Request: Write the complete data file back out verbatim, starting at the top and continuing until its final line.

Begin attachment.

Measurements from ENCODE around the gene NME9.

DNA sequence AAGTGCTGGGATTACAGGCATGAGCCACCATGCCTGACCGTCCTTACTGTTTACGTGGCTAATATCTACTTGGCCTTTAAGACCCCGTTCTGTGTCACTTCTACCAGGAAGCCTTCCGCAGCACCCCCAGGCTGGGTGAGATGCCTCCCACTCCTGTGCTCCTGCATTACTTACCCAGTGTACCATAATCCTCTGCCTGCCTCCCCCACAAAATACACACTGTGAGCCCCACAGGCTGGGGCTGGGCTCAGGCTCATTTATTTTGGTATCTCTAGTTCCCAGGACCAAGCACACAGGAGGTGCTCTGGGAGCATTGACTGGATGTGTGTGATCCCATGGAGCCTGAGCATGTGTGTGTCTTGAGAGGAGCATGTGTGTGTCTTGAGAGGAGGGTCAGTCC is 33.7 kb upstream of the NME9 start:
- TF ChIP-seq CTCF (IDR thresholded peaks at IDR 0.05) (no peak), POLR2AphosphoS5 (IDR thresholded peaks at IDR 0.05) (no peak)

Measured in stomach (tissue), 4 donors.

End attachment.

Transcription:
Measurements from ENCODE around the gene NME9.

DNA sequence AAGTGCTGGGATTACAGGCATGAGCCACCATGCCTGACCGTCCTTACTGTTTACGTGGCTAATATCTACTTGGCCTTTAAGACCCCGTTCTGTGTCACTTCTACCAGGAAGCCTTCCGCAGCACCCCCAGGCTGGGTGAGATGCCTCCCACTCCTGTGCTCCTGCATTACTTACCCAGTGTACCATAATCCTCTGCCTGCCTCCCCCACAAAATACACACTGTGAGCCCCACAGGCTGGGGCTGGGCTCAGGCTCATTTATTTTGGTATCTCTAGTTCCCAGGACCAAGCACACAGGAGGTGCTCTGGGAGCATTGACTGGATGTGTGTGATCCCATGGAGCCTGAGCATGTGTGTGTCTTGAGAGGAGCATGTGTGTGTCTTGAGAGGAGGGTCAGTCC is 33.7 kb upstream of the NME9 start:
- TF ChIP-seq CTCF (IDR thresholded peaks at IDR 0.05) (no peak), POLR2AphosphoS5 (IDR thresholded peaks at IDR 0.05) (no peak)

Measured in stomach (tissue), 4 donors.